Bangladesh may witness worse dengue outbreak this year: Experts

Bangladesh may witness worse dengue outbreak this year: Experts

Directorate General of Health Services has issued a warning that people who have previously had dengue and recovered will not be affected by the same type of dengue. However, if affected by a different type of dengue, there is a risk of death. Entomologist and Professor Dr Kabirul Bashar has stated that dengue cases are likely to increase from this month in and outside Dhaka.

Due to climate change, Aedes larvae are now found in drain water, and Aedes mosquitoes are born throughout the year due to the accumulation of water in parking areas in buildings in addition to rain. Experts have advised all organizations, including city corporations, municipalities, and union parishads, to play a strong role in controlling Aedes mosquitoes.

According to the DGHS, Aedes larvae were found in various places, including high-rise buildings, under-construction buildings, flower tubs and trays, plastic containers, and waterlogged floors.

Local Government and Rural Development Minister Tajul Islam has instructed the mayors of Dhaka and Chittagong City Corporations to take all measures in advance to prevent mosquito-borne diseases and eliminate waterlogging. The Minister added that activities to prevent dengue will be conducted until December.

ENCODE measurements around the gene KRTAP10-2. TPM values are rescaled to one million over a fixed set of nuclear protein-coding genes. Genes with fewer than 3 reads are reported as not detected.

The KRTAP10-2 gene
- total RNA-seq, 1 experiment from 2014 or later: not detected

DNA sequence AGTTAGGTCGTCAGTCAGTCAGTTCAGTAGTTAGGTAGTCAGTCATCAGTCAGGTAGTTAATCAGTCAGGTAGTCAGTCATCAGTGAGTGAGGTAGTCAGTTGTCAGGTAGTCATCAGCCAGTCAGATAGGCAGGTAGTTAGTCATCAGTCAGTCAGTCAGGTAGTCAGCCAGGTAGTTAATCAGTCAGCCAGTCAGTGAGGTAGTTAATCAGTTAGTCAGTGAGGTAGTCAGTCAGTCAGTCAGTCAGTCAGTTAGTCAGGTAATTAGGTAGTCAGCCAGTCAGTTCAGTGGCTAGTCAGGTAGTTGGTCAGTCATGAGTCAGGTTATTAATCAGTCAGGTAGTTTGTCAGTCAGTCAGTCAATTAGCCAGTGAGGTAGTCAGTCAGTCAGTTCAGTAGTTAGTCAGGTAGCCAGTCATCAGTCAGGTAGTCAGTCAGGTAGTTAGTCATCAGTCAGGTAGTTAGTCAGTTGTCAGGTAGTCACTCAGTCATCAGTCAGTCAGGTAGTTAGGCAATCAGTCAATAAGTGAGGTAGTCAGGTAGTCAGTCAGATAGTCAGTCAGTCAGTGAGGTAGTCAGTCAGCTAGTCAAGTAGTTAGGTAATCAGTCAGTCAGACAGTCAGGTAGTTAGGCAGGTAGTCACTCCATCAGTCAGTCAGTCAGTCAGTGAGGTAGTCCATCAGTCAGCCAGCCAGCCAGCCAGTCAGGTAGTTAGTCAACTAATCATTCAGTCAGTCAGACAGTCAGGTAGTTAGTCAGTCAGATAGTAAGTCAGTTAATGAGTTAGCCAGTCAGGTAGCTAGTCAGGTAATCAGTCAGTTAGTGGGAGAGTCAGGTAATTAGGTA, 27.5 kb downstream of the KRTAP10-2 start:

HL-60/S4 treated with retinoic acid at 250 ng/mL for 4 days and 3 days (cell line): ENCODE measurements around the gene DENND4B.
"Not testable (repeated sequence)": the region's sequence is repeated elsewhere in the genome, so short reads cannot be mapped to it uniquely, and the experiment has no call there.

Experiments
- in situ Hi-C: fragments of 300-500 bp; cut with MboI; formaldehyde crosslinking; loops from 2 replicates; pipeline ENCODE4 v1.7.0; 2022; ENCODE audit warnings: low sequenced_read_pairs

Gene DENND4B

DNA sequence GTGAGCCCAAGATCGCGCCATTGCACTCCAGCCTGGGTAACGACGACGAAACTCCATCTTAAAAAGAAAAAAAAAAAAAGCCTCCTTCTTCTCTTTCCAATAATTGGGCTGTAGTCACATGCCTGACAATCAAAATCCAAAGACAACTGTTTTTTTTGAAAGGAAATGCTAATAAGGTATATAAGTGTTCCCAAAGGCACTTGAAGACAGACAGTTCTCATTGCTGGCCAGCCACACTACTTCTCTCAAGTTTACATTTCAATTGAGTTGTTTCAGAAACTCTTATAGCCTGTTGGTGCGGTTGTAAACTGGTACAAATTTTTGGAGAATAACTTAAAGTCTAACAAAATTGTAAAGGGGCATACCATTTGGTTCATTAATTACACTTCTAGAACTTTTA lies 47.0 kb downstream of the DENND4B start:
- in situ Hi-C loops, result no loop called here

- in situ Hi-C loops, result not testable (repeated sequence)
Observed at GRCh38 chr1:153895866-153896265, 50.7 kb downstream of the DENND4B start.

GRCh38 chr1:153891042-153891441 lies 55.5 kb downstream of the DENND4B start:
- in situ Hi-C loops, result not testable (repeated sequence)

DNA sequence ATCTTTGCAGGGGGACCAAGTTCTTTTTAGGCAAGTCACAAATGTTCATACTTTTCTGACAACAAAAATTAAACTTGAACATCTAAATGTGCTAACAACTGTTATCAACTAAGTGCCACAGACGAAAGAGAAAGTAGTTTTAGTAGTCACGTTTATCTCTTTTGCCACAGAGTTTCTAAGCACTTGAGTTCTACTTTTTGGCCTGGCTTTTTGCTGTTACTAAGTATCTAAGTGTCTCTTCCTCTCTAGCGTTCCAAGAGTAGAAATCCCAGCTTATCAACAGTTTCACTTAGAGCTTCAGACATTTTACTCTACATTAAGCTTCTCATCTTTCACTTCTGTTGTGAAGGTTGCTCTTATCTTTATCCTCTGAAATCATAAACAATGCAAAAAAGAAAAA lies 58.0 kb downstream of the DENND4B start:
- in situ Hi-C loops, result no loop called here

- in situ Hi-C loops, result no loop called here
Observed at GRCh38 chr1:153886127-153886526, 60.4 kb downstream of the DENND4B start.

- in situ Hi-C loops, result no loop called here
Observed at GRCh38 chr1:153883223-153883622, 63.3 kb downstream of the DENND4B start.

In Bangladesh, dengue has become a serious concern. In 2019, about 1.13 lakh people were affected, and dengue spread in 64 districts of the country. In 2022, 62, 321 people were infected with dengue, and 281 people died.

A World Bank (WB) study report released last year found a wider link between the shifting climatic conditions and the increase in dengue and some other diseases in Bangladesh. With climate change, the risk of dengue spread can be higher in the country, mainly in Dhaka and Chattogram cities, in the future.

The report also predicted that average temperatures across Bangladesh will rise by 1.4 degrees Celsius by 2050 while annual rainfall is likely to increase by 74 millimeters by 2040-2059.